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"Second chance"

One woman helped change her African village’s attitude that AIDS was a “curse”

By WITW Staff on May 18, 2016

Over the past 10 years, Khadija Rama has helped her home village of Isiolo, Kenya, change the way it talks about HIV and AIDS. Rama lost two brothers to HIV and watched the town turn against her mother because of the shame of being associated with the “cursed” disease, she told CNN’s Christiane Amanpour on Monday. Rama said she decided to fight back against the disease and the ignorance surrounding HIV/AIDS at the time and launched a makeshift clinic and advocacy project called Wind of Hope in the Desert to help give shelter to orphans whose parents had died, treatment to those diagnosed with HIV or AIDS, and information to others in the village.

"I felt I needed to fight and especially when it meant that my mother would be discriminated because her children were dying of HIV and AIDS," Khadija Rama tells me: http://cnn.it/1OAeMtR

Posted by Christiane Amanpour on Tuesday, May 17, 2016

“It’s been a long 10 years but I’m glad to tell you that today the women of Isiolo have made such a big difference,” Rama said. “We have a good program going on, people are living positive, and also women and children having a second chance in life.”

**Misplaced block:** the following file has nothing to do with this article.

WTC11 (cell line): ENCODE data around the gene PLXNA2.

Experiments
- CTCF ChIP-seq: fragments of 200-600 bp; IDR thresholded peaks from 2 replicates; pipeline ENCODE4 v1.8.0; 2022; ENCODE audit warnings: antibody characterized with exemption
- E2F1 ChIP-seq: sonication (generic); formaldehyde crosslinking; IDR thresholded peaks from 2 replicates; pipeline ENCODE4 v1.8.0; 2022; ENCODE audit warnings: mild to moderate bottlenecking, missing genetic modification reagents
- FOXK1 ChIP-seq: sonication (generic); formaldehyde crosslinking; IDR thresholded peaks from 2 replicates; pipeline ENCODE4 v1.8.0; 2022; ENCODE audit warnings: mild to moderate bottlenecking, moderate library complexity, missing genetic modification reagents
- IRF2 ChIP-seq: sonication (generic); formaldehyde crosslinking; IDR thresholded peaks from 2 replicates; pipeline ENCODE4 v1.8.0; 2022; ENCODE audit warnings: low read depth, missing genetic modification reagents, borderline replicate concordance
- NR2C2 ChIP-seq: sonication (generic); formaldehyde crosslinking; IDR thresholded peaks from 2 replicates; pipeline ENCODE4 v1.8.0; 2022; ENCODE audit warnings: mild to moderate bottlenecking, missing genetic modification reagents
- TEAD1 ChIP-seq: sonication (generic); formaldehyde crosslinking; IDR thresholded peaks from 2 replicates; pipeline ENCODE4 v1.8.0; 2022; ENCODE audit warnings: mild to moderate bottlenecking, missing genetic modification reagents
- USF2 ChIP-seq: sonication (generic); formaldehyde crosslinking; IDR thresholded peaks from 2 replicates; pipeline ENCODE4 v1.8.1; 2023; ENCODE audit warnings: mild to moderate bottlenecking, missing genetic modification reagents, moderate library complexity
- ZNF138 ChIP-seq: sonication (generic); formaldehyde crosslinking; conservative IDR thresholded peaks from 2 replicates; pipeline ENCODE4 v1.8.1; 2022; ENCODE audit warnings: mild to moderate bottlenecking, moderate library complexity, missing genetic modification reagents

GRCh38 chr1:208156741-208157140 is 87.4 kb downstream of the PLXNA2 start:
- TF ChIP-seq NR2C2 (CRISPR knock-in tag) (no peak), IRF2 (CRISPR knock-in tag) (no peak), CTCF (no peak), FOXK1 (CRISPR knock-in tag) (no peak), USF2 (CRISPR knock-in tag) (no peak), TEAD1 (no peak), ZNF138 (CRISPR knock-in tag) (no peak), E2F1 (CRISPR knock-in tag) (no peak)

Rama worked to educate the men of Isiolo about birth control and transmission of HIV, and had them help discuss transmission with women, who normally are not in the position to make decisions about birth control, she said. Now, the infection rate has dropped and many individuals are living HIV-positive lives, while children enrolled in the local school are accepted.

“So for these children to have uniforms, and actually it made them proud, it gave them another possibility of identifying themselves and commanding some dignity, in that way they felt courage to stand up and have a second chance,” she said.

See the full interview on CNN.

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